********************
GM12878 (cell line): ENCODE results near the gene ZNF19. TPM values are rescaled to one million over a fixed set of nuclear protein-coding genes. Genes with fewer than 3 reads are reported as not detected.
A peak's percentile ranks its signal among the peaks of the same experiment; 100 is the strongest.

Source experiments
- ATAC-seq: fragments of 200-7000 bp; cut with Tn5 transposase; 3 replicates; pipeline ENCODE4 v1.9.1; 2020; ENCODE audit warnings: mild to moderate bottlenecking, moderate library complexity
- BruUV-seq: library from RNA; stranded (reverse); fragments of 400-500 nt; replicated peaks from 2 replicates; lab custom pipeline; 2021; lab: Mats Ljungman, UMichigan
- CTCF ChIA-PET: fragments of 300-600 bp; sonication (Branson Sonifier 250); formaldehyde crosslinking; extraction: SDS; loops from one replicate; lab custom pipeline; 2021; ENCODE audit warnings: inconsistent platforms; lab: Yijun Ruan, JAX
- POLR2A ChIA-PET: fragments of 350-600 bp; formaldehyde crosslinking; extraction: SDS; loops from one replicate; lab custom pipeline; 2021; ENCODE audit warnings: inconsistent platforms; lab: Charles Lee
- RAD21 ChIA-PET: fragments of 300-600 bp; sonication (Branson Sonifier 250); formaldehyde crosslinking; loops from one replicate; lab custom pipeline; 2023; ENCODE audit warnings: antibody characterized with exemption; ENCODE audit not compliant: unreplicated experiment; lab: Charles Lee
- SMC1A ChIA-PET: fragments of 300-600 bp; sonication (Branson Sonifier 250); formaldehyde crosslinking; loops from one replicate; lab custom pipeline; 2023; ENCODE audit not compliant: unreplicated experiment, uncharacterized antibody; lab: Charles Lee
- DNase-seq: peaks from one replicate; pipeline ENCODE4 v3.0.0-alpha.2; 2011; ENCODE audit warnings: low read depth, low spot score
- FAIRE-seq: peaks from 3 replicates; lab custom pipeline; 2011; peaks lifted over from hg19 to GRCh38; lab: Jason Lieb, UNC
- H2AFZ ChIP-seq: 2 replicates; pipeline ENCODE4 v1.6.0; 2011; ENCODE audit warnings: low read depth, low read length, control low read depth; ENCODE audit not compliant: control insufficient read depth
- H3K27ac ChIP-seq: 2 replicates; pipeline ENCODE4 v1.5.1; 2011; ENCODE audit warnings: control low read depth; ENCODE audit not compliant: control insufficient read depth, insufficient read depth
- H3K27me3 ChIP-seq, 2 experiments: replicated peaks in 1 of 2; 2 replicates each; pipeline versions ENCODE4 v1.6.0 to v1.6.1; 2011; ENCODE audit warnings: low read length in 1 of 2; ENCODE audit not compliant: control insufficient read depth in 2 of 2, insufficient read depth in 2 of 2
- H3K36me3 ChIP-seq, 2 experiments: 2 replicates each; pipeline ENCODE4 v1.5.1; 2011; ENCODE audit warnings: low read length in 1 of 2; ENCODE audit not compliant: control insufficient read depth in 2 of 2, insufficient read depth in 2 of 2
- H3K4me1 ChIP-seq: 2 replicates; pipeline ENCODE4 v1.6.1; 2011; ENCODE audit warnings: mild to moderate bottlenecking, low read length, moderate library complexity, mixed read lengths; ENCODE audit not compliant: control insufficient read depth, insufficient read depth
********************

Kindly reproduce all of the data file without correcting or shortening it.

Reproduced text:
GM12878 (cell line): ENCODE results near the gene ZNF19. TPM values are rescaled to one million over a fixed set of nuclear protein-coding genes. Genes with fewer than 3 reads are reported as not detected.
A peak's percentile ranks its signal among the peaks of the same experiment; 100 is the strongest.

Source experiments
- ATAC-seq: fragments of 200-7000 bp; cut with Tn5 transposase; 3 replicates; pipeline ENCODE4 v1.9.1; 2020; ENCODE audit warnings: mild to moderate bottlenecking, moderate library complexity
- BruUV-seq: library from RNA; stranded (reverse); fragments of 400-500 nt; replicated peaks from 2 replicates; lab custom pipeline; 2021; lab: Mats Ljungman, UMichigan
- CTCF ChIA-PET: fragments of 300-600 bp; sonication (Branson Sonifier 250); formaldehyde crosslinking; extraction: SDS; loops from one replicate; lab custom pipeline; 2021; ENCODE audit warnings: inconsistent platforms; lab: Yijun Ruan, JAX
- POLR2A ChIA-PET: fragments of 350-600 bp; formaldehyde crosslinking; extraction: SDS; loops from one replicate; lab custom pipeline; 2021; ENCODE audit warnings: inconsistent platforms; lab: Charles Lee
- RAD21 ChIA-PET: fragments of 300-600 bp; sonication (Branson Sonifier 250); formaldehyde crosslinking; loops from one replicate; lab custom pipeline; 2023; ENCODE audit warnings: antibody characterized with exemption; ENCODE audit not compliant: unreplicated experiment; lab: Charles Lee
- SMC1A ChIA-PET: fragments of 300-600 bp; sonication (Branson Sonifier 250); formaldehyde crosslinking; loops from one replicate; lab custom pipeline; 2023; ENCODE audit not compliant: unreplicated experiment, uncharacterized antibody; lab: Charles Lee
- DNase-seq: peaks from one replicate; pipeline ENCODE4 v3.0.0-alpha.2; 2011; ENCODE audit warnings: low read depth, low spot score
- FAIRE-seq: peaks from 3 replicates; lab custom pipeline; 2011; peaks lifted over from hg19 to GRCh38; lab: Jason Lieb, UNC
- H2AFZ ChIP-seq: 2 replicates; pipeline ENCODE4 v1.6.0; 2011; ENCODE audit warnings: low read depth, low read length, control low read depth; ENCODE audit not compliant: control insufficient read depth
- H3K27ac ChIP-seq: 2 replicates; pipeline ENCODE4 v1.5.1; 2011; ENCODE audit warnings: control low read depth; ENCODE audit not compliant: control insufficient read depth, insufficient read depth
- H3K27me3 ChIP-seq, 2 experiments: replicated peaks in 1 of 2; 2 replicates each; pipeline versions ENCODE4 v1.6.0 to v1.6.1; 2011; ENCODE audit warnings: low read length in 1 of 2; ENCODE audit not compliant: control insufficient read depth in 2 of 2, insufficient read depth in 2 of 2
- H3K36me3 ChIP-seq, 2 experiments: 2 replicates each; pipeline ENCODE4 v1.5.1; 2011; ENCODE audit warnings: low read length in 1 of 2; ENCODE audit not compliant: control insufficient read depth in 2 of 2, insufficient read depth in 2 of 2
- H3K4me1 ChIP-seq: 2 replicates; pipeline ENCODE4 v1.6.1; 2011; ENCODE audit warnings: mild to moderate bottlenecking, low read length, moderate library complexity, mixed read lengths; ENCODE audit not compliant: control insufficient read depth, insufficient read depth